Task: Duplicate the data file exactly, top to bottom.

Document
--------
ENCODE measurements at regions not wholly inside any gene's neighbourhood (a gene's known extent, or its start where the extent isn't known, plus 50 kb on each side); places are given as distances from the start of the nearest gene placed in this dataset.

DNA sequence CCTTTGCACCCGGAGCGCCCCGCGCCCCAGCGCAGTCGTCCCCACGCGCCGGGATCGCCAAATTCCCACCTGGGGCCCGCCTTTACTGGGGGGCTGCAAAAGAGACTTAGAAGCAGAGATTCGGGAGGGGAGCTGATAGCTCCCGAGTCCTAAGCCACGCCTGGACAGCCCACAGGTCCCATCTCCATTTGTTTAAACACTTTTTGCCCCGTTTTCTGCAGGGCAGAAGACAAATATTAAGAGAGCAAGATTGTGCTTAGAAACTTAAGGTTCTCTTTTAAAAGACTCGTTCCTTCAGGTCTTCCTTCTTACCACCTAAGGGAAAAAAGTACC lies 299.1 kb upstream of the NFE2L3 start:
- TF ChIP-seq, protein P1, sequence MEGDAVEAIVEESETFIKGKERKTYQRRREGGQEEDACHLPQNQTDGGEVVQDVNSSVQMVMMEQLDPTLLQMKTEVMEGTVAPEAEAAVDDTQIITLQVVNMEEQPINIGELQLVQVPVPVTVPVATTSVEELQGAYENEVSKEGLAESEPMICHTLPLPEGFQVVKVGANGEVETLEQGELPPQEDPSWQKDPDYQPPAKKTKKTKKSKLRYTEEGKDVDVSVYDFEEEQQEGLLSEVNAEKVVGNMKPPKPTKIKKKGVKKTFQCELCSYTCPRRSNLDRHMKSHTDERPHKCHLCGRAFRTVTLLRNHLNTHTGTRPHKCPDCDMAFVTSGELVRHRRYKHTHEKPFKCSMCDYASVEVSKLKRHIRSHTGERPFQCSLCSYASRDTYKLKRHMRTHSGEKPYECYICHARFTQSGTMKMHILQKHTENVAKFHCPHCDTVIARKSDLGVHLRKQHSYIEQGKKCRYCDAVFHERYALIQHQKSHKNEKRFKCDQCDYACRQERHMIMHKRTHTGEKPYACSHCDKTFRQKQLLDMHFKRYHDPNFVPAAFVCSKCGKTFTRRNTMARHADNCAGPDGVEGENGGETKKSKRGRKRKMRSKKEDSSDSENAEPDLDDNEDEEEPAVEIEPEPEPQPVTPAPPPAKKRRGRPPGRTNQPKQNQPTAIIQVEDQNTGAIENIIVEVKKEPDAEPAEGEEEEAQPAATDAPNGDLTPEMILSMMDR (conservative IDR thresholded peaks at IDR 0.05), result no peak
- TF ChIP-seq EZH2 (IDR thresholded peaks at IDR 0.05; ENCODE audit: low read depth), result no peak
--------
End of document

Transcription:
ENCODE measurements at regions not wholly inside any gene's neighbourhood (a gene's known extent, or its start where the extent isn't known, plus 50 kb on each side); places are given as distances from the start of the nearest gene placed in this dataset.

DNA sequence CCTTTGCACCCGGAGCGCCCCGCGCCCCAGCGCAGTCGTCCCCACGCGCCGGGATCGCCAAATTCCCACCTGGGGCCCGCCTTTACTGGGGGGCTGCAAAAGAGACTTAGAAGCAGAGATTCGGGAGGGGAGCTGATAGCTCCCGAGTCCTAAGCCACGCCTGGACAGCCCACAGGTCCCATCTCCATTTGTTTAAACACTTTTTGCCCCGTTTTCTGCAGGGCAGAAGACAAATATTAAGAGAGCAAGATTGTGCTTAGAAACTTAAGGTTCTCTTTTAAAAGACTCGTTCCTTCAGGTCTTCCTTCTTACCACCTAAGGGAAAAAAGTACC lies 299.1 kb upstream of the NFE2L3 start:
- TF ChIP-seq, protein P1, sequence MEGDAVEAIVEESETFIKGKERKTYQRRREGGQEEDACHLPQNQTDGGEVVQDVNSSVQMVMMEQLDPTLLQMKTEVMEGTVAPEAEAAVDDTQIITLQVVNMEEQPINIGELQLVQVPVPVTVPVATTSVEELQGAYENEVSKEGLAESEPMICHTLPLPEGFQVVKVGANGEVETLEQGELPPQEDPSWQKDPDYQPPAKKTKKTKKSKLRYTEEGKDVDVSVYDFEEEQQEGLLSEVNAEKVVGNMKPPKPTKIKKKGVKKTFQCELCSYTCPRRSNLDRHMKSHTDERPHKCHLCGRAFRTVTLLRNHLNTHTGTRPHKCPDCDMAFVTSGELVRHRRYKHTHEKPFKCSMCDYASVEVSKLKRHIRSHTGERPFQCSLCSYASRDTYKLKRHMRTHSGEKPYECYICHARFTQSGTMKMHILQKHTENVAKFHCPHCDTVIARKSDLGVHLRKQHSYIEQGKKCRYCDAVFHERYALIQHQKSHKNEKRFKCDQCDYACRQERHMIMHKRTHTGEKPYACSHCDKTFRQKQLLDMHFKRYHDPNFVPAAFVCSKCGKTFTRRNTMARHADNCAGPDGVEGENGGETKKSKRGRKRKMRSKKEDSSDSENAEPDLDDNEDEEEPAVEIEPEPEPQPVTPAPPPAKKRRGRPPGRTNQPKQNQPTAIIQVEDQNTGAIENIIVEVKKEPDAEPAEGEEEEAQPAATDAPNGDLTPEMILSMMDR (conservative IDR thresholded peaks at IDR 0.05), result no peak
- TF ChIP-seq EZH2 (IDR thresholded peaks at IDR 0.05; ENCODE audit: low read depth), result no peak